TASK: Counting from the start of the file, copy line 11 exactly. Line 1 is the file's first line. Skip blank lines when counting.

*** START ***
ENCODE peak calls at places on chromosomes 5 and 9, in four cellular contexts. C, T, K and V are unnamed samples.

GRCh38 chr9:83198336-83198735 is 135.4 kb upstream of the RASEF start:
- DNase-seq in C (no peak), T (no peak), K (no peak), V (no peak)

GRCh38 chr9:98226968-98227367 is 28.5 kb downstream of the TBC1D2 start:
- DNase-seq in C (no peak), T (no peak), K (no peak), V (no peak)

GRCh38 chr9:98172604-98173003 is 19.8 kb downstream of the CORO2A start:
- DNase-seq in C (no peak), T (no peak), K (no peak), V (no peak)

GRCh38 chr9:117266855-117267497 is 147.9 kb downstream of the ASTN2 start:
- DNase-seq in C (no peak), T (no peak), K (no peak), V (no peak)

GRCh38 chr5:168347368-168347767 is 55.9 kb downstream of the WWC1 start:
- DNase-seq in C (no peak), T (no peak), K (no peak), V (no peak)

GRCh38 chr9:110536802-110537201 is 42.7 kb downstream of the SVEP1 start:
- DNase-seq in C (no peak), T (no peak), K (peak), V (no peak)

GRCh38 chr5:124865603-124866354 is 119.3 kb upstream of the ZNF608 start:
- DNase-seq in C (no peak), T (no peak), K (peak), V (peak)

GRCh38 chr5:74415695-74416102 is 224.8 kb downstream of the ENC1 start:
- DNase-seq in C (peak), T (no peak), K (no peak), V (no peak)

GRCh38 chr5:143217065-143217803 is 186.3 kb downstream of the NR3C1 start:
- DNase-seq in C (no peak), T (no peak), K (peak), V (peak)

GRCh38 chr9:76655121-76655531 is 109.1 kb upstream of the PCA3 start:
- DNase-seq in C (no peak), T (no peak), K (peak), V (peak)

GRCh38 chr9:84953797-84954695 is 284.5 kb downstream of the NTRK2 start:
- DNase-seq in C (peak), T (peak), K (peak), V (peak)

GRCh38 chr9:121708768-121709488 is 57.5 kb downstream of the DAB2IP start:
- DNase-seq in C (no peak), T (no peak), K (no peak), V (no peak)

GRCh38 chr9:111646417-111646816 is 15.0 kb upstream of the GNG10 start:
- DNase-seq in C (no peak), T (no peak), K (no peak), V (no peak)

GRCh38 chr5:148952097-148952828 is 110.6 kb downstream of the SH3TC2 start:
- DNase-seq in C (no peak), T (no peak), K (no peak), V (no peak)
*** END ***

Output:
- DNase-seq in C (no peak), T (no peak), K (no peak), V (no peak)